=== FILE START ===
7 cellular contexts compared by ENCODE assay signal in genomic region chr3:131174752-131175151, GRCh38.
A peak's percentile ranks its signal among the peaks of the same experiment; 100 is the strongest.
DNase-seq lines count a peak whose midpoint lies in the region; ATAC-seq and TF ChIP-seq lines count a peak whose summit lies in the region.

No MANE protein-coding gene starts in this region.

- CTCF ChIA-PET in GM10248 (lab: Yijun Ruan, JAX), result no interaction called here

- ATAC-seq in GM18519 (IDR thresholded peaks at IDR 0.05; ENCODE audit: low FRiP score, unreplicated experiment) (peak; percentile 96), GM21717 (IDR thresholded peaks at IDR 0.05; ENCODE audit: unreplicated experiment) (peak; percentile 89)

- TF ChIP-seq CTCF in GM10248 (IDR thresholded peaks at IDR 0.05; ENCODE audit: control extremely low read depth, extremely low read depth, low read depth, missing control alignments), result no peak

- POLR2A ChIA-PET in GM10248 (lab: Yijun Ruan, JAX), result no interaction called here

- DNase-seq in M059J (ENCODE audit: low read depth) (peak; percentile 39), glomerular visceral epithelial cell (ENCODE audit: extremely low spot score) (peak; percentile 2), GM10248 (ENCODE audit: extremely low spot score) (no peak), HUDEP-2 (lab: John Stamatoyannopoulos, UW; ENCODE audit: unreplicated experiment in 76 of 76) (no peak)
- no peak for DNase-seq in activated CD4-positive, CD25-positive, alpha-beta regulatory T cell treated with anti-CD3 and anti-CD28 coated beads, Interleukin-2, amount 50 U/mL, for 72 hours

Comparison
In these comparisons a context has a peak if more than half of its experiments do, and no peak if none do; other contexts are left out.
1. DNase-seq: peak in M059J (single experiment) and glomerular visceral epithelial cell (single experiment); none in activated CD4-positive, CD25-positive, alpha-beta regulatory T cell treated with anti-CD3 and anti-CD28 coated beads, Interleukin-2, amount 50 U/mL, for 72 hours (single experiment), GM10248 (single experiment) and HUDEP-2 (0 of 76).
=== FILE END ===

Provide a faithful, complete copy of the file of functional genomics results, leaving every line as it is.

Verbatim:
7 cellular contexts compared by ENCODE assay signal in genomic region chr3:131174752-131175151, GRCh38.
A peak's percentile ranks its signal among the peaks of the same experiment; 100 is the strongest.
DNase-seq lines count a peak whose midpoint lies in the region; ATAC-seq and TF ChIP-seq lines count a peak whose summit lies in the region.

No MANE protein-coding gene starts in this region.

- CTCF ChIA-PET in GM10248 (lab: Yijun Ruan, JAX), result no interaction called here

- ATAC-seq in GM18519 (IDR thresholded peaks at IDR 0.05; ENCODE audit: low FRiP score, unreplicated experiment) (peak; percentile 96), GM21717 (IDR thresholded peaks at IDR 0.05; ENCODE audit: unreplicated experiment) (peak; percentile 89)

- TF ChIP-seq CTCF in GM10248 (IDR thresholded peaks at IDR 0.05; ENCODE audit: control extremely low read depth, extremely low read depth, low read depth, missing control alignments), result no peak

- POLR2A ChIA-PET in GM10248 (lab: Yijun Ruan, JAX), result no interaction called here

- DNase-seq in M059J (ENCODE audit: low read depth) (peak; percentile 39), glomerular visceral epithelial cell (ENCODE audit: extremely low spot score) (peak; percentile 2), GM10248 (ENCODE audit: extremely low spot score) (no peak), HUDEP-2 (lab: John Stamatoyannopoulos, UW; ENCODE audit: unreplicated experiment in 76 of 76) (no peak)
- no peak for DNase-seq in activated CD4-positive, CD25-positive, alpha-beta regulatory T cell treated with anti-CD3 and anti-CD28 coated beads, Interleukin-2, amount 50 U/mL, for 72 hours

Comparison
In these comparisons a context has a peak if more than half of its experiments do, and no peak if none do; other contexts are left out.
1. DNase-seq: peak in M059J (single experiment) and glomerular visceral epithelial cell (single experiment); none in activated CD4-positive, CD25-positive, alpha-beta regulatory T cell treated with anti-CD3 and anti-CD28 coated beads, Interleukin-2, amount 50 U/mL, for 72 hours (single experiment), GM10248 (single experiment) and HUDEP-2 (0 of 76).